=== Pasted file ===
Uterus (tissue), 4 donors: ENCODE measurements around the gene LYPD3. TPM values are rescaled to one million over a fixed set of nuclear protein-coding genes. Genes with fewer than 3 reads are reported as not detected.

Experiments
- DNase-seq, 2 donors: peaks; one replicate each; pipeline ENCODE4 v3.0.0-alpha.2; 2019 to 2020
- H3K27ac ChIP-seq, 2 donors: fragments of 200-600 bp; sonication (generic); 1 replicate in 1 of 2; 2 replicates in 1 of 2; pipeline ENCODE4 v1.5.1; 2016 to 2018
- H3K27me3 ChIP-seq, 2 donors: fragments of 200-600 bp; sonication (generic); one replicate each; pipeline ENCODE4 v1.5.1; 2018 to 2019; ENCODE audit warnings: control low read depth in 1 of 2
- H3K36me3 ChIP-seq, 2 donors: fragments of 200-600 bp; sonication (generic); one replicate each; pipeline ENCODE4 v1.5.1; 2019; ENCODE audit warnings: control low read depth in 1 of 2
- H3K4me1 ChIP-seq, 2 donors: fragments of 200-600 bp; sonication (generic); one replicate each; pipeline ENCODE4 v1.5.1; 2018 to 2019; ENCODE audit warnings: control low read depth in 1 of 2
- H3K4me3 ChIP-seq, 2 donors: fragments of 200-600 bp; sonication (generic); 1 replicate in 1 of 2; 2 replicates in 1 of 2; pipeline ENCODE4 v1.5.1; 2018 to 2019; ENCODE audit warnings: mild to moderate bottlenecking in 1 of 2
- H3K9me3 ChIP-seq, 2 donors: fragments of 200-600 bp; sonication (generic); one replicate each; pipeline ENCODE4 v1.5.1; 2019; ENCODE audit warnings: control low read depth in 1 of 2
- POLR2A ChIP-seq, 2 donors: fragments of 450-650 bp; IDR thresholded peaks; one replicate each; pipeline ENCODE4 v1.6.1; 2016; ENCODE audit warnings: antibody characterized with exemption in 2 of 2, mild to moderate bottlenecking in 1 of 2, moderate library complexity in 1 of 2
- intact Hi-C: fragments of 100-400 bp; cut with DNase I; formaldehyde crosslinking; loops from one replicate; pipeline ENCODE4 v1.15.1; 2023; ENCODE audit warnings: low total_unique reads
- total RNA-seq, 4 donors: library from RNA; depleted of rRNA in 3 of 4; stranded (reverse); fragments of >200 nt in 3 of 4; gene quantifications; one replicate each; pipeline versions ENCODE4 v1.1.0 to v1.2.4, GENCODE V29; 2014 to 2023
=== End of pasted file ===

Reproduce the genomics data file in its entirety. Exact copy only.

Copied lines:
Uterus (tissue), 4 donors: ENCODE measurements around the gene LYPD3. TPM values are rescaled to one million over a fixed set of nuclear protein-coding genes. Genes with fewer than 3 reads are reported as not detected.

Experiments
- DNase-seq, 2 donors: peaks; one replicate each; pipeline ENCODE4 v3.0.0-alpha.2; 2019 to 2020
- H3K27ac ChIP-seq, 2 donors: fragments of 200-600 bp; sonication (generic); 1 replicate in 1 of 2; 2 replicates in 1 of 2; pipeline ENCODE4 v1.5.1; 2016 to 2018
- H3K27me3 ChIP-seq, 2 donors: fragments of 200-600 bp; sonication (generic); one replicate each; pipeline ENCODE4 v1.5.1; 2018 to 2019; ENCODE audit warnings: control low read depth in 1 of 2
- H3K36me3 ChIP-seq, 2 donors: fragments of 200-600 bp; sonication (generic); one replicate each; pipeline ENCODE4 v1.5.1; 2019; ENCODE audit warnings: control low read depth in 1 of 2
- H3K4me1 ChIP-seq, 2 donors: fragments of 200-600 bp; sonication (generic); one replicate each; pipeline ENCODE4 v1.5.1; 2018 to 2019; ENCODE audit warnings: control low read depth in 1 of 2
- H3K4me3 ChIP-seq, 2 donors: fragments of 200-600 bp; sonication (generic); 1 replicate in 1 of 2; 2 replicates in 1 of 2; pipeline ENCODE4 v1.5.1; 2018 to 2019; ENCODE audit warnings: mild to moderate bottlenecking in 1 of 2
- H3K9me3 ChIP-seq, 2 donors: fragments of 200-600 bp; sonication (generic); one replicate each; pipeline ENCODE4 v1.5.1; 2019; ENCODE audit warnings: control low read depth in 1 of 2
- POLR2A ChIP-seq, 2 donors: fragments of 450-650 bp; IDR thresholded peaks; one replicate each; pipeline ENCODE4 v1.6.1; 2016; ENCODE audit warnings: antibody characterized with exemption in 2 of 2, mild to moderate bottlenecking in 1 of 2, moderate library complexity in 1 of 2
- intact Hi-C: fragments of 100-400 bp; cut with DNase I; formaldehyde crosslinking; loops from one replicate; pipeline ENCODE4 v1.15.1; 2023; ENCODE audit warnings: low total_unique reads
- total RNA-seq, 4 donors: library from RNA; depleted of rRNA in 3 of 4; stranded (reverse); fragments of >200 nt in 3 of 4; gene quantifications; one replicate each; pipeline versions ENCODE4 v1.1.0 to v1.2.4, GENCODE V29; 2014 to 2023